BRUSSELS -- The European Commission's new energy chief says that Russia could revive the South Stream natural-gas pipeline project if it follows EU rules.
In an interview with RFE/RL on December 5, Maros Sefcovic said that the EU was willing to discuss the project to pump gas under the Black Sea to Europe, but that Russia must abide by EU energy rules and drop a complaint over the issue in the World Trade Organization (WTO).
Russian President Vladimir Putin abruptly announced on December 1 that Russia was abandoning South Stream and blamed the EU, saying European opposition to the project had forced the Kremlin's hand.
The EU rejects that accusation.
Sefcovic said that "we are ready to discuss the project with the Russian side. But of course I think the understanding should be clear: They have to withdraw the case from WTO and they should be ready to how the EU law would be applied in this project."
Brussels has insisted that state-controlled Russian gas exporter Gazprom abide by rules set out in the EU's "third energy package," which requires the separation of companies' generation and sale operations from their transmission networks -- something the South Stream project does not fulfill.
Russia has asked the WTO to review the EU energy rules, which Putin has called discriminatory.
Sefcovic suggested that was not the case.
"If you want to build such a pipeline and a project of this magnitude you have to respect EU rules, he said. "And you have to respect the rules which are followed by all energy companies in Europe. If any European company would like to build a pipeline in Russia it would be absolutely natural and we expect that they would respect Russian law."
South Stream would reduce Russia's reliance on Ukraine as a transit nation for its supplies to the EU, which gets about one-third of the gas it uses from Russia -- half of that via Ukraine.
Russia and the EU have been wrangling for years over the "third energy package" amid Western accusations that Moscow uses its energy riches as a geopolitical instrument.
Putin's announcement came after months of severely strained relations between Moscow and Brussels over the crisis in Ukraine.
Talks on South Stream's legality had been frozen after Russia annexed Crimea in March, and Moscow's support for separatists in an armed conflict that has killed thousands in eastern Ukraine has added to the tension.
Sefcovic said that the EU will now focus on boosting interconnectors between EU member states to reach energy-poor areas in the Baltic region and Southeastern Europe, and on helping finance the energy sector in Ukraine.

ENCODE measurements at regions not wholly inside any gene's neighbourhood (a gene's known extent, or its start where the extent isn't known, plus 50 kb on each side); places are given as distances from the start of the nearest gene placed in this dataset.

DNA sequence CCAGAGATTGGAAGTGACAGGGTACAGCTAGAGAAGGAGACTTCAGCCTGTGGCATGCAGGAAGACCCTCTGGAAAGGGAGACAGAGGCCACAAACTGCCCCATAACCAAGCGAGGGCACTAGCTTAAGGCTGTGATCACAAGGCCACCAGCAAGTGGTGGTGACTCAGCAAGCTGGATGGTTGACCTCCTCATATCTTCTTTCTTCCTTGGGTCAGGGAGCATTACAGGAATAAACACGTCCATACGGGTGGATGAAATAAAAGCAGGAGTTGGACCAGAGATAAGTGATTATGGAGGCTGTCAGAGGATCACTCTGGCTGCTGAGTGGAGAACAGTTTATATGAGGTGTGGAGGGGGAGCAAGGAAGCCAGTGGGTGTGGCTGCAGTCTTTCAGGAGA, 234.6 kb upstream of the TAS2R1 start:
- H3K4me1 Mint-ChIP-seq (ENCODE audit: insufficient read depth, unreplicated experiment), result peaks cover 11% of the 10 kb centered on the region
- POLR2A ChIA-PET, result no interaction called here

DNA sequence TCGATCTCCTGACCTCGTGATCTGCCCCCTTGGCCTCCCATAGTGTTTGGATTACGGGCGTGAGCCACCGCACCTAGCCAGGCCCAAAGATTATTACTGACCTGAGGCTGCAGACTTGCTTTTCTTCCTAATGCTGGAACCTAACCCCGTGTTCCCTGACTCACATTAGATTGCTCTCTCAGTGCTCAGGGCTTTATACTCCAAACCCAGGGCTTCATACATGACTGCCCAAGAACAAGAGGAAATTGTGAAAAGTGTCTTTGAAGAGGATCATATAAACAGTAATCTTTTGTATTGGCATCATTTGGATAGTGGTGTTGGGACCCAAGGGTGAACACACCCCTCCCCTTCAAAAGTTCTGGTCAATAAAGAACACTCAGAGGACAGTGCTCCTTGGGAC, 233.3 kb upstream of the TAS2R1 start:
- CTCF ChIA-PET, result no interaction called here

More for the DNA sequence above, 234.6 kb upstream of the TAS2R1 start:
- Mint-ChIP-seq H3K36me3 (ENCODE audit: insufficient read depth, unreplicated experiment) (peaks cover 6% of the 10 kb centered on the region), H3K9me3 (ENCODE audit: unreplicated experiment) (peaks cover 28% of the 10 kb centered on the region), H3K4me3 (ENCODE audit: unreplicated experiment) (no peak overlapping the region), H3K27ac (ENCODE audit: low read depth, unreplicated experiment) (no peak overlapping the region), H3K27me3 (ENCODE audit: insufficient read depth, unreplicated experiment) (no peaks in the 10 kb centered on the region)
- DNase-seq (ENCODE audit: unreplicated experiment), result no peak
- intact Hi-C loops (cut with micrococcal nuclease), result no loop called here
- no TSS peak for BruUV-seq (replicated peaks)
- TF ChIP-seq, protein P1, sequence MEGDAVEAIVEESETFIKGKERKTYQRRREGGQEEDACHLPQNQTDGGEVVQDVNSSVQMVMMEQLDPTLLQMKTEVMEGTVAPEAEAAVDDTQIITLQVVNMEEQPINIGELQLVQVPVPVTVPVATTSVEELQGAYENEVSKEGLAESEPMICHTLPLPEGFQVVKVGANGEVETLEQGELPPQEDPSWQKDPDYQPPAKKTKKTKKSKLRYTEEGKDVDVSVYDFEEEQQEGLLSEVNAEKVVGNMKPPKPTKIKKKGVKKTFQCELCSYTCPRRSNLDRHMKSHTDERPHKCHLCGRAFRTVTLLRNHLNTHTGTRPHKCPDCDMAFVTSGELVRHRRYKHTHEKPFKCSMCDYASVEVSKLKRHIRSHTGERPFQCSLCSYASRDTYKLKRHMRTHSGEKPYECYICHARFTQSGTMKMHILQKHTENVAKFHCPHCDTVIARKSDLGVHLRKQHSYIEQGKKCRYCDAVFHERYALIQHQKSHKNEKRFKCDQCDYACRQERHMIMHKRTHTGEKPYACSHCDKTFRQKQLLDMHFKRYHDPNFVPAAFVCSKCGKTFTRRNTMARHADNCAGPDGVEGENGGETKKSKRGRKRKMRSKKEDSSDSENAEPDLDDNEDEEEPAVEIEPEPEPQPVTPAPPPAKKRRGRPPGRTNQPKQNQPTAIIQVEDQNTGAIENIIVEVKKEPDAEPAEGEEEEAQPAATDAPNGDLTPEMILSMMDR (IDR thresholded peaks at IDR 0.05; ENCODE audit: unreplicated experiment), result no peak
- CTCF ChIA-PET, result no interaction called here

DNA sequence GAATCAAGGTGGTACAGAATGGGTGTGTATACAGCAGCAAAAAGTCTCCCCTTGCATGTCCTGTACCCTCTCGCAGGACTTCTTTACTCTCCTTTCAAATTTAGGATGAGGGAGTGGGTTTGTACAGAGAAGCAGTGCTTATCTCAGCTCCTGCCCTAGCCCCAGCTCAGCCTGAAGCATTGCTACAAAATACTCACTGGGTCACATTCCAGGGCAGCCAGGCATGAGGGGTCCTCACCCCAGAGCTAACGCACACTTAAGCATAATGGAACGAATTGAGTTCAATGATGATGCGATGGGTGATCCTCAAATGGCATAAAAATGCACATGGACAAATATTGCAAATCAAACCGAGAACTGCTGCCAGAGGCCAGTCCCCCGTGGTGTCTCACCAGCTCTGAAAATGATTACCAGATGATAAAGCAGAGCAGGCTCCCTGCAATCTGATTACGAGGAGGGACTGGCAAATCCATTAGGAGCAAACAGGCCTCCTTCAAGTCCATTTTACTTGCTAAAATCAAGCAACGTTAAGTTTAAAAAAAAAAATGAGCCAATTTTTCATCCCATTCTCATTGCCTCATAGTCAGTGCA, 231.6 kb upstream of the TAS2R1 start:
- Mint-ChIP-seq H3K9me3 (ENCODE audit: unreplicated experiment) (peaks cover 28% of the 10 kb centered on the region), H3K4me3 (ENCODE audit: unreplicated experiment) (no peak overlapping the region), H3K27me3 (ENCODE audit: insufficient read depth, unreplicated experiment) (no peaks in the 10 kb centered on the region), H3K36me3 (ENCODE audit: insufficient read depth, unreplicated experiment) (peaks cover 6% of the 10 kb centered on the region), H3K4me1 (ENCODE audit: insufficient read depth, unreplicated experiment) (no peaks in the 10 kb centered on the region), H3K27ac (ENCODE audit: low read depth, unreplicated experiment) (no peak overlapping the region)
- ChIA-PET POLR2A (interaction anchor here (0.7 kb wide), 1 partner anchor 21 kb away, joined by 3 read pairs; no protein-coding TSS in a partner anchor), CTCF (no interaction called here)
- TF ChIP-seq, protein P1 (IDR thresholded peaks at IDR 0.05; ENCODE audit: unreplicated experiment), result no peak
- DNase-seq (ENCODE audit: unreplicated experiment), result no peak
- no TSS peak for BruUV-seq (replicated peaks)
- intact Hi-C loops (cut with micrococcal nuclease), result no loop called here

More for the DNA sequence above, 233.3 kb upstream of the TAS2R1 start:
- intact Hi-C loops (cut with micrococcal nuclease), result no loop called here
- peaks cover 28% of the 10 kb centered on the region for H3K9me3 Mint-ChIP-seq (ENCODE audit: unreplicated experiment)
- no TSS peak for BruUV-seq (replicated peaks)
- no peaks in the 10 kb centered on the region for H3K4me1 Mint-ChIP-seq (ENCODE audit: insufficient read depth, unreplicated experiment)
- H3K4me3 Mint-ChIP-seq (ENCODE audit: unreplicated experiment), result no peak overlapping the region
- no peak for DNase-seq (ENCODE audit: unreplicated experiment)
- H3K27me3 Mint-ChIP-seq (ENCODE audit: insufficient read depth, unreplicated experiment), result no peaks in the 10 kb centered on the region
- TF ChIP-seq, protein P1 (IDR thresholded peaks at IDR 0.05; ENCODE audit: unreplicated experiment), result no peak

He said that compared to "building a new pipeline like the South Stream, through very complicated undersea routes," modernizing Ukraine's gas system would be "much more affordable and clearly that is one of the priorities of the EU -- how to help Ukraine to modernize the system."
He said Ukraine was "losing a lot of money" because of the low efficiency of its energy system.
"That is one of the priority area[s] where Europe wants to help with expertise, with advice, with best practices but also financing these reforms," Sefcovic said.
A major task for Sefcovic in his new role will be to help Moscow and Kyiv forge a new deal for Russian supplies of gas to Ukraine and transit across Ukraine to Europe.
Russia stopped delivering gas for Ukrainian consumption in June, citing Ukrainian debt for previous supplies and demanding prepayments for further deliveries.
Under Sefkovic's predecessor, Ukraine, Russia, and the EU signed a "winter package" deal on October 30 that was designed to ensure that Ukraine makes some payments for gas to Russia and that Russia keeps gas flowing through the winter.
Ukrainian Energy Minister Volodymyr Demchyshyn said on December 5 that Kyiv was in the process of making a $378 million prepayment for Russian natural-gas deliveries and that the funds would be transferred by the end of the day.
The prepayment is for delivery of 1 billion cubic meters of gas to Ukraine during the month of December.
The agreement reached on October 30 is only valid through March, making it necessary for a so-called "summer package" to be negotiated.
"I hope can we can go over this winter without some kind of super-dramatic scenarios," Sefcovic said.
He said it was "quite clear, especially in my meetings with the Ukrainian President [Petro] Poroshenko and Ukrainian Prime Minister [Arseniy] Yatsenyuk, that we have to think very hard already in January, February and look into the ways how we can discuss the relationship in this area for the post-March period."
"I think we will do our best to again play the role of honest broker, of moderator, to make sure that I would say the same atmosphere and constructive deal is found also for the post-March period."